The Connecting Grounds (TCG) has always been a Disciples congregation, it just didn’t know it.
That’s what Christie Love’s good friend, a Disciples of Christ pastor, told her when she called in the middle of June 2020. TCG’s landlord had just informed the new Springfield, MO, congregation that it must move or end its ministry doing outreach for unhoused people.
TCG provided food, clothing, and public restrooms from the strip mall location they rented. But as the Covid-19 pandemic began, the ministry to 200-plus people moved to the sidewalk in front for safety.
“My team didn’t feel like the church — the whole church— could shelter in place,” during the heightened need created by the pandemic, recalls Christie. “Yes, there were safety issues. But the call of the gospel doesn’t have a caveat for health conditions.”
When shoppers objected to “those people” being so near their grocery store, Christie called her Disciples pastor friend in frustration. As he listened, Rev. Phil Snider recognized in this independent, interdenominational worshiping community qualities that matched the Disciples ethos. He knew that the Christian Church (Disciples of Christ) in the United States and Canada could support his friend’s community of faith. (Through the annual Pentecost Offering, Disciples Mission Fund supports local new church development as well as New Church Ministry (NCM), which trains, equips, assists, and multiplies emerging places of worship and their leaders.) Would TCG consider joining the denomination?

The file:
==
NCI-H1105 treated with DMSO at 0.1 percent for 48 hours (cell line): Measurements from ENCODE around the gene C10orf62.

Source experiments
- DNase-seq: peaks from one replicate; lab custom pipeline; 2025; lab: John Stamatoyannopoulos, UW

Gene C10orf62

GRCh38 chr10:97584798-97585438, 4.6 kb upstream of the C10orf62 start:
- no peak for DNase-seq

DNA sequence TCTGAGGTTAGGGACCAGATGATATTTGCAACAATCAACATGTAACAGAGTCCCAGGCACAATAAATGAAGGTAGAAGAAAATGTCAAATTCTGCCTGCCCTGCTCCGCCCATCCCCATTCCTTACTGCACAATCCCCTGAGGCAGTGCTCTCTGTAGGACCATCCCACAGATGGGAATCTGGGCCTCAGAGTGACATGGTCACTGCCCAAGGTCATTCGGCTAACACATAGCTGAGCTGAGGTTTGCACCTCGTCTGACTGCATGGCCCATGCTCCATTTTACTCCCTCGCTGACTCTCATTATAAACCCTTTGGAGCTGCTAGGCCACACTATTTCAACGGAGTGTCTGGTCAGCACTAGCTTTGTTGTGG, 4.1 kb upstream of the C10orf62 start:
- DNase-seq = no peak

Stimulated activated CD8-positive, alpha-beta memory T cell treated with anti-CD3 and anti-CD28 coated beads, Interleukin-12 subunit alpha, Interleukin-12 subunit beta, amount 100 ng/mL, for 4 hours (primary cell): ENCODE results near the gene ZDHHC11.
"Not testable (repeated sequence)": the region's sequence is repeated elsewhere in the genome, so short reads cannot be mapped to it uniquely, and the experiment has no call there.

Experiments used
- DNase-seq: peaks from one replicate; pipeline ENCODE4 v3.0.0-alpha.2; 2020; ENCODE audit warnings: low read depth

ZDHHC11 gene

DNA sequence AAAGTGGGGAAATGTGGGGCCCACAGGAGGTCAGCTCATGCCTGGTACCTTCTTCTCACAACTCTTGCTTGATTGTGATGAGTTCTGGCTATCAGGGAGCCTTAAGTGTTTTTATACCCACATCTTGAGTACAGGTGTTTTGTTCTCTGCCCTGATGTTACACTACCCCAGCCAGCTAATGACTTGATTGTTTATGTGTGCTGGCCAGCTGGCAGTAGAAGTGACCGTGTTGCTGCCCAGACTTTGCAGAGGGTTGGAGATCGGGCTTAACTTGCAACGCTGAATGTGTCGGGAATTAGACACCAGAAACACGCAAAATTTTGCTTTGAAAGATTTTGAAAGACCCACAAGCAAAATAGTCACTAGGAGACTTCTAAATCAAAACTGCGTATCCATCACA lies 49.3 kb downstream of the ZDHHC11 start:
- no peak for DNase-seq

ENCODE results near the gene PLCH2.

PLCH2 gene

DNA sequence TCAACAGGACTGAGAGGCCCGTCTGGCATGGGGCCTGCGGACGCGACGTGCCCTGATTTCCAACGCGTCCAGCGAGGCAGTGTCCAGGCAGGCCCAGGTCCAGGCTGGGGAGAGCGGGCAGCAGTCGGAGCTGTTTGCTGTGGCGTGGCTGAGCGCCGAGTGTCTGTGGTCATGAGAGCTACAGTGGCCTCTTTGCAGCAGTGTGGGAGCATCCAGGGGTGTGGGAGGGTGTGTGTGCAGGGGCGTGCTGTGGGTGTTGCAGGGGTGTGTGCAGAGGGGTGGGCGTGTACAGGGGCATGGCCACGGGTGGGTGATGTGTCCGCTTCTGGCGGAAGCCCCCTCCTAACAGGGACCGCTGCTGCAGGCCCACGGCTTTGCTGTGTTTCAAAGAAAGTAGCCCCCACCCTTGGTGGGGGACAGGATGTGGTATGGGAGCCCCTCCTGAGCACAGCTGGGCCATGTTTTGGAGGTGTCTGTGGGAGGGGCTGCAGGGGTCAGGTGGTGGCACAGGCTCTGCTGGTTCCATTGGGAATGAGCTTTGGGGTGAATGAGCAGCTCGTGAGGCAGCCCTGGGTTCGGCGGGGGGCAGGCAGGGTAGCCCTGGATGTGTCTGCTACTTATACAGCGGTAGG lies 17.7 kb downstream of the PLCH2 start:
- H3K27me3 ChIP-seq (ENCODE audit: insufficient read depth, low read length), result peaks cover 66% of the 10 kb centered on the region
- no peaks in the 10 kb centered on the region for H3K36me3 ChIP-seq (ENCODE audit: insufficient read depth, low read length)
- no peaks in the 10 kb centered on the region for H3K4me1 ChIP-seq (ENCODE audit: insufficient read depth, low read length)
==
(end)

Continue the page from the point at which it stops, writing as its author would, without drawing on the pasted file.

An Increasing Discomfort with Church
Christie had launched TCG nearly two years earlier out of profound discomfort with what she saw as inappropriate coziness between American faith communities and middle-class values.
“A lot of people living at or below the poverty line don’t feel welcome in American churches,” Christie says. She heard from lower-income people an awkwardness and even “shame in their inability to afford participation.”